Is Ed Miliband getting ‘redder’ or does he know what’s popular?
Tory press is coming down on rent controls and rail renationalisation – but Labour has public on side
ED MILIBAND is being tagged ‘Red Ed’ again by the Conservative-supporting media after calling for action to protect ‘Generation Rent’ from exploitative landlords and refusing to rule out the partial re-nationalisation of the railways. But what the headlines don’t tell you is that Miliband’s policies are popular: indeed, if focus group research wasn’t showing a demand for such measures, he wouldn’t be proposing them.
Grant Shapps, the Tory party chairman, set the ball rolling last week when he claimed Miliband’s call for measures to make private sector rented housing more affordable – capping rent rises and making three-year tenancies the norm - echoed the late barmy lefty South American president Hugo Chavez. Shapps accused Miliband of adopting “Venezualan-style rent controls”.
On Saturday, the Daily Mail’s Simon Heffer piled in. Under the headline ‘How Ed’s getting redder by the minute’, he accused Miliband of being no more than a student union politician who, if he is elected in 2015, promises a return to “the wretched days of Seventies statism”.
Heffer won’t be the last commentator to remind us that when Miliband was asked by a man in the street last year when he would bring back socialism, he replied: “That is what we are doing, sir.”
His article was accompanied by a photograph of Miliband in a Cold War-style Russian fur hat with a badge on the front. At least that was better than the mock-up of Ed in a Gary Glitter outfit (back to the 1970s, geddit?) offered the next day by the Mail on Sunday alongside an article asking: ‘Why is Ed determined to drag us all back to the 1970s?’
Not to be outdone, the Daily Express had Leo McKinstry writing yesterday: “Born in 1969 he [Miliband] is literally a child of the 1970s and seems never to have escaped the disastrous Left-wing ideology of that era. He does not try to disguise his doctrinaire convictions…” McKinstry concludes lamely: “Not for nothing has Miliband long been known as ‘Red Ed’.”
The Downing Street spin-doctors are no doubt rubbing their hands in glee at how well this is all going: as well as paving the was for the 2015 election it could even kill two birds with one stone and scare off some voters in this month’s EU and local elections.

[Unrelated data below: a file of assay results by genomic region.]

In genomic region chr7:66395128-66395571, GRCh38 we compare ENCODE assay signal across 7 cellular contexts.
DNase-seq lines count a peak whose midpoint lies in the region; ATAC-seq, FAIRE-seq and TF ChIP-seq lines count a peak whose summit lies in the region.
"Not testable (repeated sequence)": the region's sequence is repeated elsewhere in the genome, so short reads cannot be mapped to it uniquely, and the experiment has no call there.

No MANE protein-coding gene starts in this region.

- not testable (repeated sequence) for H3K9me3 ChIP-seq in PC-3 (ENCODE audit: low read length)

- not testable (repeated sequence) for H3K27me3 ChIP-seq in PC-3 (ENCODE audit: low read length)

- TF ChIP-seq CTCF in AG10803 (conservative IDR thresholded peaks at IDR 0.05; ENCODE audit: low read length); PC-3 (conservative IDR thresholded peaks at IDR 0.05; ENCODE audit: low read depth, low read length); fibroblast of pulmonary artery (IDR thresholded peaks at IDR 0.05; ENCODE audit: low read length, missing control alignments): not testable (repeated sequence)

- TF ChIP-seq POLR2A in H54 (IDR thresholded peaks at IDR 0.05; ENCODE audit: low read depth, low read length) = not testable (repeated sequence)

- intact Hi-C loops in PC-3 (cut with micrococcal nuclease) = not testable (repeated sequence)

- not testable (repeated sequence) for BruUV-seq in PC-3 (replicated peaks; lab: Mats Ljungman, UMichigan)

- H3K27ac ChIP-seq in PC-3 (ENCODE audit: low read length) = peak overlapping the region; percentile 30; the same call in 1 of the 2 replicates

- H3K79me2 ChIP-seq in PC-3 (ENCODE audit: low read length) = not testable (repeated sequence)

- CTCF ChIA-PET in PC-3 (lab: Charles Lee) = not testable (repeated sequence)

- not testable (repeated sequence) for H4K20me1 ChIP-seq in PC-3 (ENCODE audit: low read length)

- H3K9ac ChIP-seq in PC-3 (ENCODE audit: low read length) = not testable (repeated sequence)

But how long will it be before those self-same spin-doctors are having to find a way to sell the public the Tory solution to ever-rising private sector rents?
The fact is Labour is responding to research that shows not only that rent controls are popular – 56 per cent back them, according to a YouGov poll for the Sunday Times – but that Miliband’s proposals persuade could swing voters in Tory marginal seats to back Labour.
Opinion polling for the campaign organisation Generation Rent by ComRes shows that scores of Tory MPs in marginal seats are vulnerable to private tenants withdrawing their support. Among such tenants, ComRes has Labour on 46 per cent, Conservatives 23, Lib Dems 12 and Ukip 11.
But the key finding was that around a third of renters identified themselves as potential swing voters. Generation Rent came up with a list of 86 constituencies where the private renter swing vote is greater than the parliamentary majority. Of these, 56 Tory-held seats would be lost on swings of only four per cent.
Which is why David Cameron cannot write off the issue of exorbitant rents.
As Andrew Rawnsley wrote in The Observer on Sunday: “On past form – you may recall the response when the Labour leader came up with his freeze on energy bills – the following will happen. We will have a few days of Tories echoing their party chairman by denouncing Mr Miliband as a crazed red who cribs his policies from Hugo Chavez, then a few days of panic at Number 10 when his pollsters inform David Cameron that the Labour promise is rather popular with their focus groups, and then the coalition will play me-too catch-up and try to scrabble together its own offer.”
As for the railways, when Miliband got a chance to get in a word in - on the Andrew Marr Show on Sunday – he refused to rule out the re-nationalisation of the train operating companies (TOCs) – but he made it clear Labour was considering only a partial return to state control. (Veteran lefty Lord Prescott believes it could be done gradually without legislation to renationalise the railways, simply by not renewing the train operating companies’ franchises.)
The signing of a letter to The Observer 31 Labour candidates calling for TOCs to be taken back by the state might suggest that this is Ed getting red again, as the Mail would have it. But, again, look at the polling.
A YouGov survey conducted last November when Miliband’s promise of an energy prize freeze was topping the headlines showed that 66 per cent of voters support the state taking control of the railways again. Even among Conservative voters a majority – 52 per cent – backed re-nationalisation.
Is it Miliband who’s getting redder? Or is it the electorate calling for a fairer way forward?